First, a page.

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Alternative Finance blog

7 small print business loan terms you need to look out for

3 years ago

How closely do you read the small print in the contracts you sign? People have been skim-reading terms and conditions for decades, often ignoring or failing to understand important information, and it’s possible that the box-ticking necessary to agree to various websites’ terms and conditions has made the average person even less attentive to the details.


But the fine print tells you what will happen if making loan repayments becomes challenging. And as banks have been more reluctant to lend following the fallout from the recent crisis, applying for business loans from online lenders has grown in popularity.


When you borrow money for your business from a reputable loan crowdsourcing platform, there’s little reason to think that the terms and conditions will be anything unusual or onerous, or anything but transparent. But that doesn’t mean that the details aren’t important, or potentially damaging to your business if you fail to make repayments. Business owners are deemed to be responsible for their own financial decisions, or to have the good sense to involve an independent financial adviser, so the onus is on you to protect your own interests.


With that in mind – and stating loud and clearly that we recommend any credit agreement be read and understood in full before signing – we’ve highlighted 7 common small print terms in business loans to read up on carefully.


Fees and charges

It might seem obvious, but bear with us. Arrangement fees and APR (annual percentage rate) ought to be transparent from the outset of any application; they’re the basis for your comparisons between lending providers – but they’re not the only financial figures to factor into your calculations. Look for additional fees and charges within the terms and conditions to be sure you’re aware of any extra costs for overpayments, early settlements or missed payments. If repaying early is a real possibility, you want to be sure your loan is flexible enough that you won’t be punished for doing so.


Default interest

Your loan agreement should set out due dates for each segment of loan repayment; if you miss or are late with a payment, it’s possible that default interest will be charged. This is additional interest charged on the amount you have failed to pay, and it’s usually calculated daily from the date you should have made the payment to the date you do make the payment. The rate of interest will be set out within the terms of the loan – make sure you check what could be in store if you miss a payment.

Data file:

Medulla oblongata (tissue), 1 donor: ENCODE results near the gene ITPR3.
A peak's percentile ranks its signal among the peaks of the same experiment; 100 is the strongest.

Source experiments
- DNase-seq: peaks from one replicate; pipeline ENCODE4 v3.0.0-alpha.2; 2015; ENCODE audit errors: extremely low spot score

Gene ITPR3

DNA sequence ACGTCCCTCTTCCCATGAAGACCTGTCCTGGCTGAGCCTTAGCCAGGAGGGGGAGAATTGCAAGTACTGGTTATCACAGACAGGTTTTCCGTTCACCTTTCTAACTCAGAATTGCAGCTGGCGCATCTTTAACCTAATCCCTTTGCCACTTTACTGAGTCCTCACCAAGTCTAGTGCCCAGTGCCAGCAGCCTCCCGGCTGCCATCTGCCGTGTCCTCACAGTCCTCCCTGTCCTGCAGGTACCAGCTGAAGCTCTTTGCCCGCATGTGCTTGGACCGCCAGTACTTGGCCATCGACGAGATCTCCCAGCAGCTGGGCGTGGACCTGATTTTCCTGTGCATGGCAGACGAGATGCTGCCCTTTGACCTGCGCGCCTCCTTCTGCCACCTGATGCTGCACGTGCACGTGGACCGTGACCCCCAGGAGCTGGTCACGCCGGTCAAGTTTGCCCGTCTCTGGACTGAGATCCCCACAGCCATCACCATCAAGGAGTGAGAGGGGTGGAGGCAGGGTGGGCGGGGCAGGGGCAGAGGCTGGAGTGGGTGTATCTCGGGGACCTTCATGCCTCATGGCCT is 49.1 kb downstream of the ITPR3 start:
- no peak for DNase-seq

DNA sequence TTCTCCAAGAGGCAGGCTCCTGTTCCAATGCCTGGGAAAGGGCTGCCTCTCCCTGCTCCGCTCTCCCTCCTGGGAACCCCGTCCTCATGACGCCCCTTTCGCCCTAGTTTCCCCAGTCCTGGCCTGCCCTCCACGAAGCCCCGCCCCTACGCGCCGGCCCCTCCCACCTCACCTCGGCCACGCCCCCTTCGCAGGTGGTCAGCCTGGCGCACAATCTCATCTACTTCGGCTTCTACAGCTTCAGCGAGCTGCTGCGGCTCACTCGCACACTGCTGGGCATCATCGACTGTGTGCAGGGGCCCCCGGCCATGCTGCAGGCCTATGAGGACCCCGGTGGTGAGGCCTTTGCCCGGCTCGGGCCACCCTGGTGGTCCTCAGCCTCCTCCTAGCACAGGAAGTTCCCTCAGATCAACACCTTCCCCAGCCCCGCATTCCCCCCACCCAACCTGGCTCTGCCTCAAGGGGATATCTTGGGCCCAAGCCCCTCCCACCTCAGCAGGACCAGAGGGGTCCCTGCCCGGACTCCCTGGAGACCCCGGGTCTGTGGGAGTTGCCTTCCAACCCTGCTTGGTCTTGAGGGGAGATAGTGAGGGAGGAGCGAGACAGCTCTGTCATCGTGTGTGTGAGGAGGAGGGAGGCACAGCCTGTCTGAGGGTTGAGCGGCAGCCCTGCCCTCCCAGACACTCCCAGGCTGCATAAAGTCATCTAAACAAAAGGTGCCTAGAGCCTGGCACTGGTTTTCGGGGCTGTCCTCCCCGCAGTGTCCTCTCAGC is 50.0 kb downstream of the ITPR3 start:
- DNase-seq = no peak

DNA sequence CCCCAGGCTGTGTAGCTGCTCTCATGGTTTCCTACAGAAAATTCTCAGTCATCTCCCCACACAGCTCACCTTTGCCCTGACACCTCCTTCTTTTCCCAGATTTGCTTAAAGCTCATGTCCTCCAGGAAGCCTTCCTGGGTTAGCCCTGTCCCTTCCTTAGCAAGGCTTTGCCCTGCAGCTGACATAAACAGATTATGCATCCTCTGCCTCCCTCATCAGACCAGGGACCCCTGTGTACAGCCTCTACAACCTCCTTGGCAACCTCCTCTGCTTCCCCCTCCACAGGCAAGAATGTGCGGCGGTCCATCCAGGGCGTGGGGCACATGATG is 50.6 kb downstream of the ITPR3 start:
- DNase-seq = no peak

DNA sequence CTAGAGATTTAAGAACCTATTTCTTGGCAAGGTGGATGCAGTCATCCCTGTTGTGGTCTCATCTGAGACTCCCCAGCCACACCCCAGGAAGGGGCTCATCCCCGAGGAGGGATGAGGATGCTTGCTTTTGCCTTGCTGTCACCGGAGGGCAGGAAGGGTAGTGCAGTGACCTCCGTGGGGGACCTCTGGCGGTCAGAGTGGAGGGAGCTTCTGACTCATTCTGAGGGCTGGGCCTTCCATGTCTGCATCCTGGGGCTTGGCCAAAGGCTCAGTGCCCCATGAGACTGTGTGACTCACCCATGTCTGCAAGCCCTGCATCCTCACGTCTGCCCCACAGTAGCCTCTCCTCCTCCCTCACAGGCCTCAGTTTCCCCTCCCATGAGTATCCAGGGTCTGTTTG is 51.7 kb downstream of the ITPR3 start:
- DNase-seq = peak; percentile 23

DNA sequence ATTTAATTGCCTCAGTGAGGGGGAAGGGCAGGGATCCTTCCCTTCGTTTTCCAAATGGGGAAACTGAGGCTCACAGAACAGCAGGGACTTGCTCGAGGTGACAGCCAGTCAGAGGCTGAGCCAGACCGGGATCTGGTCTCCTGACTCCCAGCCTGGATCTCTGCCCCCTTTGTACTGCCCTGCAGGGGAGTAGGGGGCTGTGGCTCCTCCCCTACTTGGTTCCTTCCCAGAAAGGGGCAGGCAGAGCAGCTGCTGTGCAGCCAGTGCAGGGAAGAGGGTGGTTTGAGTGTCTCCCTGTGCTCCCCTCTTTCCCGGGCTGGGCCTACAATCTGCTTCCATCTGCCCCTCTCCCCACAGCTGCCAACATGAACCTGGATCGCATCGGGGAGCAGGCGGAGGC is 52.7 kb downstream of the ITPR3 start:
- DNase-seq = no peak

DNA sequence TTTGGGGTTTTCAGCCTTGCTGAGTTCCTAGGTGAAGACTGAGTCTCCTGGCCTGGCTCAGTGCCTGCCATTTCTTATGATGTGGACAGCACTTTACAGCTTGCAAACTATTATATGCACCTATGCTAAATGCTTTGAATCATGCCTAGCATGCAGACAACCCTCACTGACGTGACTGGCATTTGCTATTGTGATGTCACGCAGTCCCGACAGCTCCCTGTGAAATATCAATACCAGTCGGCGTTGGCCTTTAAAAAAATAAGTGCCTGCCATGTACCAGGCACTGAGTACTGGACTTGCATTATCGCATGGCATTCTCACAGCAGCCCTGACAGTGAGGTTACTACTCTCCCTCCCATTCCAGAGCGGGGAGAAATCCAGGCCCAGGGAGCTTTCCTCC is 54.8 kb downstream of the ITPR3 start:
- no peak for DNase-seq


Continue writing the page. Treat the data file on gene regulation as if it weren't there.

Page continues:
Further assurance

You’ll need to pass credit checks, meet repayment assessments and provide company accounts in order to qualify for a business loan – but that may not be the only time you need to give lenders a look at your finances. Further assurance clauses can require borrowers to demonstrate to lenders, investors and/or the peer-to-peer lending platform that the business is in healthy financial shape at any time during the loan repayment period.


Personal guarantee

The majority of loans taken out will involve the borrower offering a personal guarantee against the loan. A personal guarantee is much, much more than a promise to do your best, and the word ‘personal’ hints at the real risks associated. It isn’t just the business that would be liable in the event of failure to repay, it’s the director offering the personal guarantee and his or her personal assets. If your contract stipulates a personal guarantee, be sure that you understand that your family assets may also be at stake.


Taking out a loan is a risk. How great a risk depends on the amount, the affordability and flexibility of repayment terms, and the extent of your liability in the event of failing to make repayments on time or defaulting. The reliance clause is there to protect lenders, investors and online lending platforms against any claim that you didn’t understand all the risks involved in requesting a loan. Quite simply, by signing, you accept the reliance clause stating that you have not relied on the words of the lender or platform in assessing the loan – you take responsibility for appraising and investigating the risks yourself.


These are the limitations of your loan, sometimes known as the loan covenant. These special terms set out certain things you agree to do or not to do. Typical examples include taking out additional loans which might take priority over the loan you’re signing for in the event of default, or loans over a certain value – or perhaps any loan at all. Be sure to check the special conditions of any credit agreement to make sure you don’t risk contravening the agreement in the months and years ahead.



Loans are typically either secured or unsecured. A secured loan means the money is offered against certain assets – property, investments, vehicles, stock or other items – known as security. If the borrower defaults then the security may be sold to repay the debt. It’s easy to assume that an unsecured loan means that the possessions of the company or owners of the business are safe from repossession in the event of default, but that’s not always the case. Do your due diligence and take advice on your exposure to risk.


As ever, if you’re in any doubt at all about the meaning, implications or risks of any loan and its terms and conditions, we strongly recommend consulting a suitably qualified independent financial adviser before you sign.

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